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When Does Someone Need Memory Care?

One of the biggest challenges in caring for an older person is managing memory loss. Some people eventually require memory care to address related issues and symptoms. 

Memory care is a kind of specialized assisted living for people suffering from memory loss, often caused by Alzheimer’s and other forms of dementia. Memory care features personalized assistance designed to help those suffering from memory loss. 

If you’re wondering when memory care is appropriate or when a dementia patient should go to memory care, read on to learn more.

When Is Memory Care Appropriate?

It is important to remember that memory care is a specialized type of care, and may not be necessary or appropriate for all types of seniors in need of care. Memory care is right for older people who have trouble completing daily tasks due to memory loss. 

If an elderly loved one needs assistance due to poor motor skills, an injury, or other ailments, memory care is unnecessary. As a caregiver or loved one, it is important to understand the root cause of the elderly person’s difficulty, as the care required to assist with memory loss is much different than the care required to assist with other health ailments.

When Does Someone Need Memory Care?

There’s not a universal way to know when memory care is needed. While each situation is different, just because someone is suffering from memory problems doesn’t necessarily mean they need memory care. Many patients can live independently or with in-home support from family members or a paid caregiver. 

However, there may come a point when you or the caregiver becomes overwhelmed and can no longer provide the care the patient needs. In addition, if memory problems are becoming progressively worse and starting to pose a danger to the patient or those around them, that is a situation where someone needs memory care. 

Signs It’s Time for Memory Care

Knowing when your loved one needs memory care can be difficult. When it comes to aging and memory loss, every person and situation is different. There can be subtle differences between occasionally forgetting important things and real memory problems. Below are five indicators that it may be time to consider memory care.

1. An Alzheimer’s or Dementia Diagnosis 

An Alzheimer’s or dementia diagnosis is often just the beginning of the road for elderly people. Unfortunately, these conditions tend to worsen over time, and most patients experience severe memory loss that will inhibit their everyday lives. 

Once a diagnosis is given, start thinking about memory care. Exploring options early on is the best way to ensure that you will find a reputable facility in your area. Additionally, it is better to transition individuals from home into memory care facilities before more severe symptoms of these diseases surface.

2. Decline in Health

As memory loss progresses, doing everyday things like driving a car, preparing food, or taking medications can get more difficult or dangerous. In addition, losing track of hours or days can severely impact a person’s sleep cycle, taking a toll on their overall health. If you notice any of these changes in addition to memory loss, it is time to start considering memory care:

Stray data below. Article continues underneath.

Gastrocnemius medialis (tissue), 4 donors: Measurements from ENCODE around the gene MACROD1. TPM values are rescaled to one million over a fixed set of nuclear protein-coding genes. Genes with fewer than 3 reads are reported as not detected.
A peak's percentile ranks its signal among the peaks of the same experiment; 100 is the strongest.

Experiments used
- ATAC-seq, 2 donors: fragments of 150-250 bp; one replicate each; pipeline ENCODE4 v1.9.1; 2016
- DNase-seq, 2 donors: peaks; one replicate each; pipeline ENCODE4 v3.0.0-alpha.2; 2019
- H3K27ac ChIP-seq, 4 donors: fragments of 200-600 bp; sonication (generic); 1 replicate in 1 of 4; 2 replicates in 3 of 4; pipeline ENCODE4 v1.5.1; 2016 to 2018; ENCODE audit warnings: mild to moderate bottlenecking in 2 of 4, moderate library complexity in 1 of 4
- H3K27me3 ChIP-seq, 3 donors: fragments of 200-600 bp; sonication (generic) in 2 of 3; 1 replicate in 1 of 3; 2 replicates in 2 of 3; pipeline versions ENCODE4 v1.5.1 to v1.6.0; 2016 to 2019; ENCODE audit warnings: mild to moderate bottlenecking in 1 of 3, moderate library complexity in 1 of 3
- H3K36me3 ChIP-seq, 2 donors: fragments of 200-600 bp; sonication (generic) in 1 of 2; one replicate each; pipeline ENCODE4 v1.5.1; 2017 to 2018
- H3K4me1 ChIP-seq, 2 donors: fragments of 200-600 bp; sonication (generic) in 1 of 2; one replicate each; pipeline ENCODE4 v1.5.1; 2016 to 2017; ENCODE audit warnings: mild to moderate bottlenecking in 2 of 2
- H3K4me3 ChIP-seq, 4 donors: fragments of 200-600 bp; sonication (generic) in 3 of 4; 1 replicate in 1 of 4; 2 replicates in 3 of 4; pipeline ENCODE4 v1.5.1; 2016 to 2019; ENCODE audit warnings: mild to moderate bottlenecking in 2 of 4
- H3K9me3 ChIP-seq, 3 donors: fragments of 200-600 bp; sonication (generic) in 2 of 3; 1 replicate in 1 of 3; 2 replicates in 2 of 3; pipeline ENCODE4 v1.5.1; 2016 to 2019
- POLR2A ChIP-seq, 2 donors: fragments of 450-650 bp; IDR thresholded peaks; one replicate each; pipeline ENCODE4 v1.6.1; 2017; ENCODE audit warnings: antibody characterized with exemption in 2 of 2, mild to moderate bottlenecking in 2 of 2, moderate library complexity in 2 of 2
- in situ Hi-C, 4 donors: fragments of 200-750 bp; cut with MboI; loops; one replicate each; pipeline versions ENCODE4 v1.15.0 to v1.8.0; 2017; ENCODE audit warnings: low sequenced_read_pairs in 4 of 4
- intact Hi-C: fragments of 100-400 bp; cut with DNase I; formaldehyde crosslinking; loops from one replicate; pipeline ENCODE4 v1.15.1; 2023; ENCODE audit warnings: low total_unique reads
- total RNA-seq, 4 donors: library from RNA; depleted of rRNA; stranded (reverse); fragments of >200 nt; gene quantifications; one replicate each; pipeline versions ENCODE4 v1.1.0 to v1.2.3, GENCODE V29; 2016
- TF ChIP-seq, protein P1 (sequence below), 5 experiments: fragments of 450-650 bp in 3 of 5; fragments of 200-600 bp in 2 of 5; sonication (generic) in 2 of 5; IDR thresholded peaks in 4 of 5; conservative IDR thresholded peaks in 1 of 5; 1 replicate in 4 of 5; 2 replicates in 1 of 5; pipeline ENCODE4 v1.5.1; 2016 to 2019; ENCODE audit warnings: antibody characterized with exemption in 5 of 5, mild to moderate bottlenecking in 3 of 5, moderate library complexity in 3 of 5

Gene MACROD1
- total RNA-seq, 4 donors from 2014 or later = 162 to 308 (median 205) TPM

• They experience unintentional weight loss.
  • They’re not taking their medication.
  • You notice a decline in their hygiene. 
  • They’re experiencing a lack of sleep.
  • They keep a lack of food in the home.
  • They begin missing appointments.
  • Their bills begin to go unpaid.

While it may be easy to write off small things, it is better to seek help from a memory care facility sooner than later. 

3. Safety Is Becoming More of a Concern

While safety is always a concern for older adults, it is time to seek memory care if you are becoming increasingly worried that your loved one is not safe taking care of themselves. Examples of safety hazards to watch out for include:

  • Burners or appliances that have been left on.
  • They start wandering off and getting lost.
  • They’re forgetting to take care of pets.
  • Unexplained bruises or injuries appear on their body.

Answering the question “when does someone need memory care?” can be a difficult one, and you may worry about how to discuss it with your loved one. But if the safety of your loved one is truly at risk, don’t hesitate.

4. Your Instincts Are Telling You It’s Time

You know your loved ones better than anyone else. While a doctor or professional staff can conduct exams and make recommendations, if your gut tells you it is time to seek memory care, it probably is. 

Many family members of memory care patients said they wished they had listened to their instincts earlier. If you have hesitations about pursuing memory care, you can always schedule an in-home assessment with a professional to assess the situation and determine whether home care is an option.

These are the most common signs it’s time for memory care. However, it is always good to consult regularly with a doctor, as they are trained to pick up more subtle signs of memory impairment and can answer “when is memory care appropriate?” best.

Find In-Home Memory Care Today

If you have a loved one who needs in-home care in the Maryland and DC area, take the first step towards peace of mind and contact Advanced Nursing + Home Support today. We can help with the difficult decisions and guide you through finding the best memory care for your situation.To learn more about the in-home care services provided by our team of certified Alzheimer’s and Dementia care specialists, contact us online or by phone at 240-624-7834 today!

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